• Skis have become condition-specific.  Don’t buy wide underfoot skis if you are mostly skiing the groomers in the East.  On the flip side, race skis like GS boards or slaloms with ample sidecut and more narrow underfoot, will submarine in powder conditions.  Consider the conditions you will ski and purchase accordingly.  Also, like boots, race equipment may have been the choice a number of years ago, but as senior skiers, a more forgiving flex pattern will make the ski day more enjoyable and longer.  Executing the turns is the key not how cool the skis look in the rack.  Guidelines for picking skis are here from Backcountry.

Recommendations from Backcountry. See link for more information. Credit: Back Country.
Recommendations from Backcountry.  Click here for more information.
Credit: Backcountry.

•  Tuning is often skipped, but easy to get done. Get your skis tuned at least once a year on a Wintersteiger machine found in many good ski shops.  There are other machine options also that can provide a flat base and a beveled tune to your liking.  A properly tuned ski makes all the difference in the world.

All in all, the message is “Don’t be a hero.”  Recognize your ability as an older skier and if you can still “arc em”, get the high performance stuff.  If you don’t ski as much, back it down a bit and enjoy equipment that fits properly.

Think Snow.

Here’s a demo of the Wintersteiger tuning machine.


  1. Perfect advice, Patrick. Everyone should read this. And yes, boots are the most important in the lineup of season prep. Thanks!

  2. Got vacuum form boots last season
    Better control and could ski all day no pain when skinning or after when boot came off skied 27 days out of 35 on vac out west no foot issues

  3. Many great points, especially about the boots. One can crank a ‘bad’ ski around with a good boot, but if your boots do not fit right, the best ski in the world wont help… A race ski is good for bragging rights in the lodge but most of the time not the best choice for a recreational skier. Demo ‘All-mountain” skis; usually they have a good grip (if you follow the above tuning suggestions) in most snow conditions, float fine in a foot or two of new snow and are built for a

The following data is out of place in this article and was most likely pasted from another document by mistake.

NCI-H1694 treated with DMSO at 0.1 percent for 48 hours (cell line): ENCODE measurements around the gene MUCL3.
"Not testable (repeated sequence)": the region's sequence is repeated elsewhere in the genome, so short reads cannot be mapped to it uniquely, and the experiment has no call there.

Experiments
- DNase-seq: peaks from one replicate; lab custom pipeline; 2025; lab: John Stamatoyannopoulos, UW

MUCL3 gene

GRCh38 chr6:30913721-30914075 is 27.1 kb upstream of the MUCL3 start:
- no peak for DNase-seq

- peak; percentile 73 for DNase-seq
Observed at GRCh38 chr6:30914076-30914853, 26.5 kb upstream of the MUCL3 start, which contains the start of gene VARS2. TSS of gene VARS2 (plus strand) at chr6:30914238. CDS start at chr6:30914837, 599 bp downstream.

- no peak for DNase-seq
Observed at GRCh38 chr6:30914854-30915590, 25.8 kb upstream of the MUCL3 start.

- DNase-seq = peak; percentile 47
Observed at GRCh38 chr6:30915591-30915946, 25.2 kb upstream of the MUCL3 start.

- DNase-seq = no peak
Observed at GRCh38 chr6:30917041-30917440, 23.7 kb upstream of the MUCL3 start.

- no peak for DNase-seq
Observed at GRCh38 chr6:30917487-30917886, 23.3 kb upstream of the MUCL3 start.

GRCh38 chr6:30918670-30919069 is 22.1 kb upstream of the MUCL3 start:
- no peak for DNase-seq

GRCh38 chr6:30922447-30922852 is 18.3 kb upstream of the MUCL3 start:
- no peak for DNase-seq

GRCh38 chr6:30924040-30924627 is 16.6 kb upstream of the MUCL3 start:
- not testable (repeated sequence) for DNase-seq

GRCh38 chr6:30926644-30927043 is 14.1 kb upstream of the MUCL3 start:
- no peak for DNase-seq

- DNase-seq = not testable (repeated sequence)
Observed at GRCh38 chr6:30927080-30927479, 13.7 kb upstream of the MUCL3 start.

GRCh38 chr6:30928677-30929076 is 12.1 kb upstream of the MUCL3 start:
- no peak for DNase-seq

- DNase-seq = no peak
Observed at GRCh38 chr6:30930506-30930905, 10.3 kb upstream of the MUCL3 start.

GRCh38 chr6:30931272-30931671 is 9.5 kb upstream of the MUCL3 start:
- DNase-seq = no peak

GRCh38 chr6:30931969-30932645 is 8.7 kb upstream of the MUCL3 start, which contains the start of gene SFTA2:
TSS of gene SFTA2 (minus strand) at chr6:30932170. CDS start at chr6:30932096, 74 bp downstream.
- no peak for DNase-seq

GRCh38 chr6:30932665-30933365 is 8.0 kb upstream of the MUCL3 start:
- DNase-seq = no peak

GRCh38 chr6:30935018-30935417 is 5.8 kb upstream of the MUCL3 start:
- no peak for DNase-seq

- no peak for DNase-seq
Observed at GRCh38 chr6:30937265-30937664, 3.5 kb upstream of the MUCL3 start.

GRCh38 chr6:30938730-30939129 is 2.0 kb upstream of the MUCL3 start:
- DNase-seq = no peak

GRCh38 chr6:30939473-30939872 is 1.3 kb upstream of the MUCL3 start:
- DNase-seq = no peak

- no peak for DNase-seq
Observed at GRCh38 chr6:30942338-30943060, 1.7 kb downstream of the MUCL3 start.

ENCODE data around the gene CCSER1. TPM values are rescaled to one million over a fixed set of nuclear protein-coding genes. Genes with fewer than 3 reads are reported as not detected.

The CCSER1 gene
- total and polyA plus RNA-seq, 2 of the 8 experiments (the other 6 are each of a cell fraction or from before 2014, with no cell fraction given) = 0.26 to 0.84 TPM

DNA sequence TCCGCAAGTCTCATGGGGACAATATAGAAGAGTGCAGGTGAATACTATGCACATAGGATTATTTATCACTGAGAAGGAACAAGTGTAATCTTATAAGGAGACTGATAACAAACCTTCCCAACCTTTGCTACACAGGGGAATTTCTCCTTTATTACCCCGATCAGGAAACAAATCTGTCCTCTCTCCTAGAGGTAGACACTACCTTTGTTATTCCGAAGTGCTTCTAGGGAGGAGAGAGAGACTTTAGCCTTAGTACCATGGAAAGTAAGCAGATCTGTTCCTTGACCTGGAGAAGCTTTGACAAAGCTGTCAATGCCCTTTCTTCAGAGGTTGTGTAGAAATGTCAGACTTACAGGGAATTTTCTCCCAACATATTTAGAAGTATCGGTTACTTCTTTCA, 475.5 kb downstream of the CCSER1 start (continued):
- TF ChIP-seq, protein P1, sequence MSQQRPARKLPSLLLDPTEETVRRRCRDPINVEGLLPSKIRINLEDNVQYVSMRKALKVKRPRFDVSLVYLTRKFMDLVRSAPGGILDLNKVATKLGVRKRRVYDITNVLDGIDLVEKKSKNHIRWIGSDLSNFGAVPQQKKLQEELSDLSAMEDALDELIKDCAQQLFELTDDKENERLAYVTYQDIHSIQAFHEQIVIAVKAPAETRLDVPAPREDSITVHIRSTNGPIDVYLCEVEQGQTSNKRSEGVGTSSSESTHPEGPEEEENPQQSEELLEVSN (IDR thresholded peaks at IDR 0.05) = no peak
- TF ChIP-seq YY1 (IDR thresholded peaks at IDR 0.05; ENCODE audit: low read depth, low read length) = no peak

comfortable turning radius without too much work.
    And take a lesson to learn how to ski all day without being tired; by just putting your own body-weight on the ski “sweet spot”, skiing does not have to be a lot of work…

  4. Hello Patrick, Great information on your advice for new gear. I am compiling information for a couple columns for our local Winter in Maine editions, and would like to drop in a few graphs on this topic. I’d be happy to give you credit for info that I use if you wouldn’t mind.

    I’ll wait for your decision.

    Thanks in advance.

    Dan Cassidy
    Ski Tracks Columnist/Photographer
    (207) 314-0811
    [email protected]

  5. Tom Shakey Levak says:

    Re Warren: The article brings back memories of the days when he would have a first-night-of-the-movie dinner table at the Multnomah Athletic Club and I usually had a chair. Great days.

    Re boots: I’ve found that merely loosening the buckles as I’ve aged has helped immensely. When I was younger I’d power through tight buckles to create ankle flex, now I get natural flex–and greater control–with a looser boot.

  6. I would be concerned about loosening the buckles… The bindings might not release correctly if there is “play” in the boot. My more conservative approach would be to buy a softer flex boot and keep them snug around the feet.